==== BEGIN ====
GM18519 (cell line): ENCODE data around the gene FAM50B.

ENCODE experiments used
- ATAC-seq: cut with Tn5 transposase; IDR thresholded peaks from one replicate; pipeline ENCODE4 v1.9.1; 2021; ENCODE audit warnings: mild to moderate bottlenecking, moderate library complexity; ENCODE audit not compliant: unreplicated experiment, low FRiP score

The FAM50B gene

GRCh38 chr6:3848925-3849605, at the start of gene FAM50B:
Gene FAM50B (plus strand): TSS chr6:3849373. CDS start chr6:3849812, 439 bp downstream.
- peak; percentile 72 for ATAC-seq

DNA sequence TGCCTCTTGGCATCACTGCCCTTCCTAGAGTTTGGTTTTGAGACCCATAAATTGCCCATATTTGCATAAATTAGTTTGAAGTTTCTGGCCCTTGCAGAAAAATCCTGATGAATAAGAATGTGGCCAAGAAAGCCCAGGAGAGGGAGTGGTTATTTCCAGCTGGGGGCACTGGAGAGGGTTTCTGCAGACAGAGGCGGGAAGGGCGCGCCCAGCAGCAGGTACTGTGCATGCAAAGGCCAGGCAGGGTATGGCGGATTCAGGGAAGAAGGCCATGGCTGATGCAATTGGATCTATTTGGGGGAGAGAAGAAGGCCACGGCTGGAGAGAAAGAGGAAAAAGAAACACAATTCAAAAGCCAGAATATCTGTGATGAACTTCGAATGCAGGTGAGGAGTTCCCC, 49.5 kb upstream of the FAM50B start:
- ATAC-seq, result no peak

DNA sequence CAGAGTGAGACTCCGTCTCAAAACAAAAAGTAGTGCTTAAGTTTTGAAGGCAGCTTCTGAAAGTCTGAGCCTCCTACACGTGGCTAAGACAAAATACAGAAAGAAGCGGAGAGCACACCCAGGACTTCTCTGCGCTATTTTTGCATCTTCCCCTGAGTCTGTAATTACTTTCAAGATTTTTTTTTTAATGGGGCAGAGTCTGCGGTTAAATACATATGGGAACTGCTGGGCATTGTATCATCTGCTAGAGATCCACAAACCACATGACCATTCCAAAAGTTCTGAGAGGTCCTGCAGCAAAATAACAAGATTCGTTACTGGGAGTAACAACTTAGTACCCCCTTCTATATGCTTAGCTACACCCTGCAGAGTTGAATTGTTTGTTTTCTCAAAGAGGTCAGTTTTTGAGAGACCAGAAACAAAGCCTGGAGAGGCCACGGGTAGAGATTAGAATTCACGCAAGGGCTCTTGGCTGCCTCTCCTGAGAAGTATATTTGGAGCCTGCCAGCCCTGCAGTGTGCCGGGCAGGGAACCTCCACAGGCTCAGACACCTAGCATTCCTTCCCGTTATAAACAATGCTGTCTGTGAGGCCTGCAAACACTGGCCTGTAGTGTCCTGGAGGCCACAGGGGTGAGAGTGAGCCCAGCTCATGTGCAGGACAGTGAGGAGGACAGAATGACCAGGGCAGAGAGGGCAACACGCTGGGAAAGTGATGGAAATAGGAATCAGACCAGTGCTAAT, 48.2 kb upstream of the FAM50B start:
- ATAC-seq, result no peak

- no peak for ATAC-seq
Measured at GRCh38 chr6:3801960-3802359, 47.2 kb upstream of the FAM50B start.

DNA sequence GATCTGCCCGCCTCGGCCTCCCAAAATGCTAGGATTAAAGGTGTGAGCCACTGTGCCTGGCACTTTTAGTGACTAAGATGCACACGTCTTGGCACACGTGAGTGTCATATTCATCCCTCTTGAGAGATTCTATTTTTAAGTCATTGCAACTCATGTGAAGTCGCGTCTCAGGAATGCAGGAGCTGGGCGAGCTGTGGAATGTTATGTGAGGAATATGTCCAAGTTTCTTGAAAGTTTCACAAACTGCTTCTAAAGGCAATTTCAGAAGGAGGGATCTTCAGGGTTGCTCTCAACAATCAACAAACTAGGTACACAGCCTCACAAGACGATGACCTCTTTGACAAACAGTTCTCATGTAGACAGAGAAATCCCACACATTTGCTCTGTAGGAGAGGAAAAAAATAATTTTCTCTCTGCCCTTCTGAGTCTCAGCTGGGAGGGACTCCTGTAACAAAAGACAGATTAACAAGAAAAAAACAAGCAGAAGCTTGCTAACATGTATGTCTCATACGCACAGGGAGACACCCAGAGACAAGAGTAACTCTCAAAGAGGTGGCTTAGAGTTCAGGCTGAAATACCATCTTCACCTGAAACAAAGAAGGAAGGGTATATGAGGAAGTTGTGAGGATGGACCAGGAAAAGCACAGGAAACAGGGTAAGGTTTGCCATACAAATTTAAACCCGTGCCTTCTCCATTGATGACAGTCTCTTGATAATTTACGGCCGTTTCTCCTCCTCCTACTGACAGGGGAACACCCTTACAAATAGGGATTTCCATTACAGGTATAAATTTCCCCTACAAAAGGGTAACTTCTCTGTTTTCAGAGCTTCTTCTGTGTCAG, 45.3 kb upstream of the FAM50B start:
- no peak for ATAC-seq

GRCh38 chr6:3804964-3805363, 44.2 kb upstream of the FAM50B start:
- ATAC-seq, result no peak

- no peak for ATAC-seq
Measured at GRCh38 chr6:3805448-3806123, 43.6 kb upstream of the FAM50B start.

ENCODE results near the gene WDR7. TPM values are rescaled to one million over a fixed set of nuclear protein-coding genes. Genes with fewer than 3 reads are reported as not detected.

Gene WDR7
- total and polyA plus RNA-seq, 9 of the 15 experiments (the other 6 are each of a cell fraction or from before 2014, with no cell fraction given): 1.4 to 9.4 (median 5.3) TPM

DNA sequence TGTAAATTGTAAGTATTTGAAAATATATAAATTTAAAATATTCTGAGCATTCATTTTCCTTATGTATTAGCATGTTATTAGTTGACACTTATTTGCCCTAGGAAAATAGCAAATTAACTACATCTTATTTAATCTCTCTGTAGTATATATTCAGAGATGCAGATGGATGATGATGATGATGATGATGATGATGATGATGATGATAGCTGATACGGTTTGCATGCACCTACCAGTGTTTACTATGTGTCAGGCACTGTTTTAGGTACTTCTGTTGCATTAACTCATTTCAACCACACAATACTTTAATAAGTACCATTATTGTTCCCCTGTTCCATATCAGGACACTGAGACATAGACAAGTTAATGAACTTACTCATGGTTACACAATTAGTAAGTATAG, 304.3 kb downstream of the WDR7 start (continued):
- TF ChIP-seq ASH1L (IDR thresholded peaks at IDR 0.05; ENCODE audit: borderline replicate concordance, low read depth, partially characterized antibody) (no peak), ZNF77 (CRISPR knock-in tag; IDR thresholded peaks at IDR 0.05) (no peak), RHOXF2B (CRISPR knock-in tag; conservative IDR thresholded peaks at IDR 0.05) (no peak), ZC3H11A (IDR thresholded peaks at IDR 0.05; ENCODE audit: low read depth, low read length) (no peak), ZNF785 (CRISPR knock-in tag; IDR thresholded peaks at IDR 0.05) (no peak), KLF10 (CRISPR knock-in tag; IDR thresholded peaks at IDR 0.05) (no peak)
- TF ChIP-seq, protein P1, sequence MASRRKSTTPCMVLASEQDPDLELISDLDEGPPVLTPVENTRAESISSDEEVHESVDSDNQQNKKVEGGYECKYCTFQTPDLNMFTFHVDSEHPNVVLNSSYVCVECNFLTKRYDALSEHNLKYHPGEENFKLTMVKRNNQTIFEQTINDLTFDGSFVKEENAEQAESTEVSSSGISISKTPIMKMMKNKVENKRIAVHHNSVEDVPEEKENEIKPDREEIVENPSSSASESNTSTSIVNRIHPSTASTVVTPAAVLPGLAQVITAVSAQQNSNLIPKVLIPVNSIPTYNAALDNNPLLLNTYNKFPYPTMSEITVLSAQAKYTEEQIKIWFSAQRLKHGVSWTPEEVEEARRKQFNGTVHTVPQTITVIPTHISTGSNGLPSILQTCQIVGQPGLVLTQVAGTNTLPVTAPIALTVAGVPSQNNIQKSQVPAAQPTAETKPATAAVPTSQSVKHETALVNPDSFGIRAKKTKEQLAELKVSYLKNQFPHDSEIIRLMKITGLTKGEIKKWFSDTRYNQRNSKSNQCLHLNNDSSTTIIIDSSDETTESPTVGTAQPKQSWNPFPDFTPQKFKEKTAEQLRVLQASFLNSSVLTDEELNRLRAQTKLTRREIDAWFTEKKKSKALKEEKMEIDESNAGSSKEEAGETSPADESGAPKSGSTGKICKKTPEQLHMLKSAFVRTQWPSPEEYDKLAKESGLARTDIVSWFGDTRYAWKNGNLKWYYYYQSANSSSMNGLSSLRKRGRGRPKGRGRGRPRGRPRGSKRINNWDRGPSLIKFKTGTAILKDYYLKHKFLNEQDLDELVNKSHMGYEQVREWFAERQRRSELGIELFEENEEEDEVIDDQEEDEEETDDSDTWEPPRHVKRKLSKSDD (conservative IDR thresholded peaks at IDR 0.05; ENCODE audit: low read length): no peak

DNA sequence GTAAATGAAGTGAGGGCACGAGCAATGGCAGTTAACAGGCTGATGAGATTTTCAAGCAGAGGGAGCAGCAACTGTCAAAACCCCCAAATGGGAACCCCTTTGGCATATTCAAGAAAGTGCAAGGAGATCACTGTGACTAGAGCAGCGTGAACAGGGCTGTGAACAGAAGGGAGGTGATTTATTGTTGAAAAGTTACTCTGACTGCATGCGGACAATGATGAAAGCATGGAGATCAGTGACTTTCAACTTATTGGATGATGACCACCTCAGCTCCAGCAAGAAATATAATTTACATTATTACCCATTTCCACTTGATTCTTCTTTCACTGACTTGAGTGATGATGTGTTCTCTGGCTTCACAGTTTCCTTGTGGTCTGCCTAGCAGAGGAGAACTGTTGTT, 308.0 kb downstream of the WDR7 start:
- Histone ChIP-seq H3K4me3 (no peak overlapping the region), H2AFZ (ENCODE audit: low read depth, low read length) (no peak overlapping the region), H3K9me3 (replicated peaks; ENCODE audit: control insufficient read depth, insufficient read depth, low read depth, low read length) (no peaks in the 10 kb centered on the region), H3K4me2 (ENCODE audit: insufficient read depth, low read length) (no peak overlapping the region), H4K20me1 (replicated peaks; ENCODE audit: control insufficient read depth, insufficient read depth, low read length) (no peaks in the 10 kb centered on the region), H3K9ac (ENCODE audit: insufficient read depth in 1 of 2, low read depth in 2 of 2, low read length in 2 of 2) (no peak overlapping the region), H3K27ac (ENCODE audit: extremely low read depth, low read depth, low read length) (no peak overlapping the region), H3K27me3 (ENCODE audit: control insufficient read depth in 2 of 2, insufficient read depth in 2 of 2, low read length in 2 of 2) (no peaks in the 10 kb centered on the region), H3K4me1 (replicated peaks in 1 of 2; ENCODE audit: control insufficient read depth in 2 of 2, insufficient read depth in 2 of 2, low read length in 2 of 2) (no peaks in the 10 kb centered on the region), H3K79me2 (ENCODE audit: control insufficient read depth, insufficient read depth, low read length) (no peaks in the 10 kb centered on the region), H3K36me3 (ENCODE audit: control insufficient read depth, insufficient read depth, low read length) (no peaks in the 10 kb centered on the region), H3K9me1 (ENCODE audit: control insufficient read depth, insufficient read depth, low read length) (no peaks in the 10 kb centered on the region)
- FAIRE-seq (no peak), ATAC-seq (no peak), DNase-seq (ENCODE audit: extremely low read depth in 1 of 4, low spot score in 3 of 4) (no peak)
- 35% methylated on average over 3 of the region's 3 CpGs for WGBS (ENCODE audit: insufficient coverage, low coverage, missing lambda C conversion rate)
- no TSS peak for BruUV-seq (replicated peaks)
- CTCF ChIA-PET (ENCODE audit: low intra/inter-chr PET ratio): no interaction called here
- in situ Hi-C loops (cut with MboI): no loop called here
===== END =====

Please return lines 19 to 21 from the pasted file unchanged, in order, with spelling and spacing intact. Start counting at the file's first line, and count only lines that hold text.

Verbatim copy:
Measured at GRCh38 chr6:3805448-3806123, 43.6 kb upstream of the FAM50B start.

ENCODE results near the gene WDR7. TPM values are rescaled to one million over a fixed set of nuclear protein-coding genes. Genes with fewer than 3 reads are reported as not detected.

Gene WDR7